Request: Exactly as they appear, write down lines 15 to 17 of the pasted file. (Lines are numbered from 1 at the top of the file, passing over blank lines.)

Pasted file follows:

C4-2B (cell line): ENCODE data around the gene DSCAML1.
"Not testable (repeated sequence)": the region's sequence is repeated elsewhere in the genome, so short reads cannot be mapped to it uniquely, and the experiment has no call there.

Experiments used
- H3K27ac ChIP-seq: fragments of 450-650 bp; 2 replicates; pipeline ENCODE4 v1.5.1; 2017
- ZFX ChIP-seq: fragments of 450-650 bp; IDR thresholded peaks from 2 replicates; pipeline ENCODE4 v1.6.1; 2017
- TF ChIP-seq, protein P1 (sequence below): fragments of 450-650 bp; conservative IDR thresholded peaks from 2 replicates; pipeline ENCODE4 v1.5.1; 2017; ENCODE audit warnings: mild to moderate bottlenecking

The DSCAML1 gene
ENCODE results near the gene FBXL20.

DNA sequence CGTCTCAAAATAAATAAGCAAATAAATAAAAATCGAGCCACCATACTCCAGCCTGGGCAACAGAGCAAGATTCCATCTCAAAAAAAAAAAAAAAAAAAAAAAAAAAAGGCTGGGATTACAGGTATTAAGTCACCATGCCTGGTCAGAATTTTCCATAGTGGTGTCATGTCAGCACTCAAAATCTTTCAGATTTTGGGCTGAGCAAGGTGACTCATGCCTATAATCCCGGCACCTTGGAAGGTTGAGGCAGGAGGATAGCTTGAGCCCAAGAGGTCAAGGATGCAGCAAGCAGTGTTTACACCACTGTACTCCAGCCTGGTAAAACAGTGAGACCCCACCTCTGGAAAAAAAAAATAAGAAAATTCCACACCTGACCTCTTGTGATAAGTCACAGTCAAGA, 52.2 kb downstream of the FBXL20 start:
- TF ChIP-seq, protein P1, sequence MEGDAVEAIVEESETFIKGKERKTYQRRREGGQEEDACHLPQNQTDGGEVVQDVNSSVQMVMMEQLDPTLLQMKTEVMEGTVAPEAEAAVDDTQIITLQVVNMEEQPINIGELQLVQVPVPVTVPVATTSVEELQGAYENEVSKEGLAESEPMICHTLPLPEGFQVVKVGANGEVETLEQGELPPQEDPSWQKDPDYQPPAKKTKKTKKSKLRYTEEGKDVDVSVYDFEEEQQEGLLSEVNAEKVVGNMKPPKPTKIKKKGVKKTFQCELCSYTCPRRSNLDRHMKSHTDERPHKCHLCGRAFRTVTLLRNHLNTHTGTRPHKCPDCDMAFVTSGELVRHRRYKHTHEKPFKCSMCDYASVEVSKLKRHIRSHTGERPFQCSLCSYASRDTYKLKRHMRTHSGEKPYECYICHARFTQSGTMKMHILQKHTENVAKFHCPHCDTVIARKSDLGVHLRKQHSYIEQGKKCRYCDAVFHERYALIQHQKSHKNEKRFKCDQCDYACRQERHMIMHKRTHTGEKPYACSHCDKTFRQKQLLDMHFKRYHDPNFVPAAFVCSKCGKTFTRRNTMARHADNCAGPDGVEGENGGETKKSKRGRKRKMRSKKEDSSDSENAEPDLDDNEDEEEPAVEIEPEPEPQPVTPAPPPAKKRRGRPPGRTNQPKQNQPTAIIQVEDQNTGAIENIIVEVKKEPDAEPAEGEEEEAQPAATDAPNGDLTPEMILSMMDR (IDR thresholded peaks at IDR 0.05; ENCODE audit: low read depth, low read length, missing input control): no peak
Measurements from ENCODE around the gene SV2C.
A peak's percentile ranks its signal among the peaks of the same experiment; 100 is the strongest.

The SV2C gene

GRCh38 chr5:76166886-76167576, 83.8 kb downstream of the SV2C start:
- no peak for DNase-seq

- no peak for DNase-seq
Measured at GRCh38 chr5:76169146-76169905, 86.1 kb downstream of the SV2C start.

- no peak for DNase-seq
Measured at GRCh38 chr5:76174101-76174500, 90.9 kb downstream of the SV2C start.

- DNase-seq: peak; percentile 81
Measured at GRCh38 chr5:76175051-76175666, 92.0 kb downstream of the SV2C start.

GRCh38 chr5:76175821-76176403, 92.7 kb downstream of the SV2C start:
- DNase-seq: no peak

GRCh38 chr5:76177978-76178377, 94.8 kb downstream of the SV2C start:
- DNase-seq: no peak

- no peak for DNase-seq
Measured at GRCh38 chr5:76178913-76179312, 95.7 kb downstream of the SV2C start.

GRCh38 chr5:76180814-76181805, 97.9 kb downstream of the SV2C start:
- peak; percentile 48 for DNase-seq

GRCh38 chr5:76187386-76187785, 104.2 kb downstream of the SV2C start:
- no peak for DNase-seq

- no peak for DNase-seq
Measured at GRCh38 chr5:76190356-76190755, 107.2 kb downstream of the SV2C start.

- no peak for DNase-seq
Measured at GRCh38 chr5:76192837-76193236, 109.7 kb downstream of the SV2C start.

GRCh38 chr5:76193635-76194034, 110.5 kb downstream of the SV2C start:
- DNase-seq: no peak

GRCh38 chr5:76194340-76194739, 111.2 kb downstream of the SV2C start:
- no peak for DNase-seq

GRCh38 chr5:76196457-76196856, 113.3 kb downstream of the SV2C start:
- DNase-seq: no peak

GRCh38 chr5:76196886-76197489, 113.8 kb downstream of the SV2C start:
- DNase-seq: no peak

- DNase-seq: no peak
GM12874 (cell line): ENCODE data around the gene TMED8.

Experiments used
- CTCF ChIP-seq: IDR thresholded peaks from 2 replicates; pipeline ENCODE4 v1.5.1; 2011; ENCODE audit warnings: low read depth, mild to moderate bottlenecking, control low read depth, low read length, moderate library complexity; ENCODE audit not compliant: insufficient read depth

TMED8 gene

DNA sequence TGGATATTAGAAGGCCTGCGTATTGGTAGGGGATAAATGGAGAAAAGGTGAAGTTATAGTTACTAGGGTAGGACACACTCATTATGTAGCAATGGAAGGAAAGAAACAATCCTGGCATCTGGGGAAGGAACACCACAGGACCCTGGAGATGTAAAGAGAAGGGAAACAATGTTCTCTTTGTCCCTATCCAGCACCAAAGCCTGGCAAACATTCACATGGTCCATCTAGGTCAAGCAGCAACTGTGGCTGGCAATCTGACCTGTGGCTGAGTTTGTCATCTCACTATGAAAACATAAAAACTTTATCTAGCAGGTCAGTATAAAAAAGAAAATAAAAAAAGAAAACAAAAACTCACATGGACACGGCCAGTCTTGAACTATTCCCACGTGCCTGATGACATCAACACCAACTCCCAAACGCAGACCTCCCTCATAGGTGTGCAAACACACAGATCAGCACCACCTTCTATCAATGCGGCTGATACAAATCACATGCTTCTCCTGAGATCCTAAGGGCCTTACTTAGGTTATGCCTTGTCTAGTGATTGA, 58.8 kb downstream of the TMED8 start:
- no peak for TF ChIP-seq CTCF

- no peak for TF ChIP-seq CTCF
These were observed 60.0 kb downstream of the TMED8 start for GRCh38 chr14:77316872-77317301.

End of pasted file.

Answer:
- no peak for DNase-seq

- no peak for DNase-seq
Measured at GRCh38 chr5:76169146-76169905, 86.1 kb downstream of the SV2C start.